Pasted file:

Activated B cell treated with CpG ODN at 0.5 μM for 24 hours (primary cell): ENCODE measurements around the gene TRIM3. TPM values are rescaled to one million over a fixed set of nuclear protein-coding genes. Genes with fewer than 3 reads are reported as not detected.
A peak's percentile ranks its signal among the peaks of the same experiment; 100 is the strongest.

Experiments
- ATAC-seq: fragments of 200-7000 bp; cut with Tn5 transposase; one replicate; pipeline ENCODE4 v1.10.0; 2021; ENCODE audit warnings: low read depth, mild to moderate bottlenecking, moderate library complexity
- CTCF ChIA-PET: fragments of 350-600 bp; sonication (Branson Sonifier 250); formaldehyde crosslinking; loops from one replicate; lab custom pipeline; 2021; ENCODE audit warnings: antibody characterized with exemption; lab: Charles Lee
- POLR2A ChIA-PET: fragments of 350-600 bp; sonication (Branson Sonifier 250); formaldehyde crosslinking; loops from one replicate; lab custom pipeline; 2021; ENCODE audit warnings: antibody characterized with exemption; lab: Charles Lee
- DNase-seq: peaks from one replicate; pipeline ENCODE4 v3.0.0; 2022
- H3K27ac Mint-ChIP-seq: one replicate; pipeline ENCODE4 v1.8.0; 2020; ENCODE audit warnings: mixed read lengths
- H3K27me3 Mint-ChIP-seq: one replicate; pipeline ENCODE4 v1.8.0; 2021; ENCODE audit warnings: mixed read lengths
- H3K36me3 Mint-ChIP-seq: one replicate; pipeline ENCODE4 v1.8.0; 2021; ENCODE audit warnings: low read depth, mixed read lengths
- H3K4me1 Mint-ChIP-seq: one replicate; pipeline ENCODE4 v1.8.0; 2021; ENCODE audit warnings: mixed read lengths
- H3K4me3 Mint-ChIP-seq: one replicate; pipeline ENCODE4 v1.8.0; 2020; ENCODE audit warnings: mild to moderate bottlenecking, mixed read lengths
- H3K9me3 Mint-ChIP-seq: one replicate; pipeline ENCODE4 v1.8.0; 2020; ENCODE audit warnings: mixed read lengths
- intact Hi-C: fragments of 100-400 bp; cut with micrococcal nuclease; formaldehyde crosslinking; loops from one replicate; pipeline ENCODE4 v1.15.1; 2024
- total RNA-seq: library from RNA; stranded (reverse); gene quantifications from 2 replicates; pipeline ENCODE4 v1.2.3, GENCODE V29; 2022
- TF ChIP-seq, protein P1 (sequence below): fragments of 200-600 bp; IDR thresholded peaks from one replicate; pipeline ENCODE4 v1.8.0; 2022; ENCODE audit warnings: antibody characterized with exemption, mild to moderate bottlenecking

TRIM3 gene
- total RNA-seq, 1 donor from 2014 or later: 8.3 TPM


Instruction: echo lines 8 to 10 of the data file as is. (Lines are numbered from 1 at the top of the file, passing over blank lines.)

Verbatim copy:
- H3K27ac Mint-ChIP-seq: one replicate; pipeline ENCODE4 v1.8.0; 2020; ENCODE audit warnings: mixed read lengths
- H3K27me3 Mint-ChIP-seq: one replicate; pipeline ENCODE4 v1.8.0; 2021; ENCODE audit warnings: mixed read lengths
- H3K36me3 Mint-ChIP-seq: one replicate; pipeline ENCODE4 v1.8.0; 2021; ENCODE audit warnings: low read depth, mixed read lengths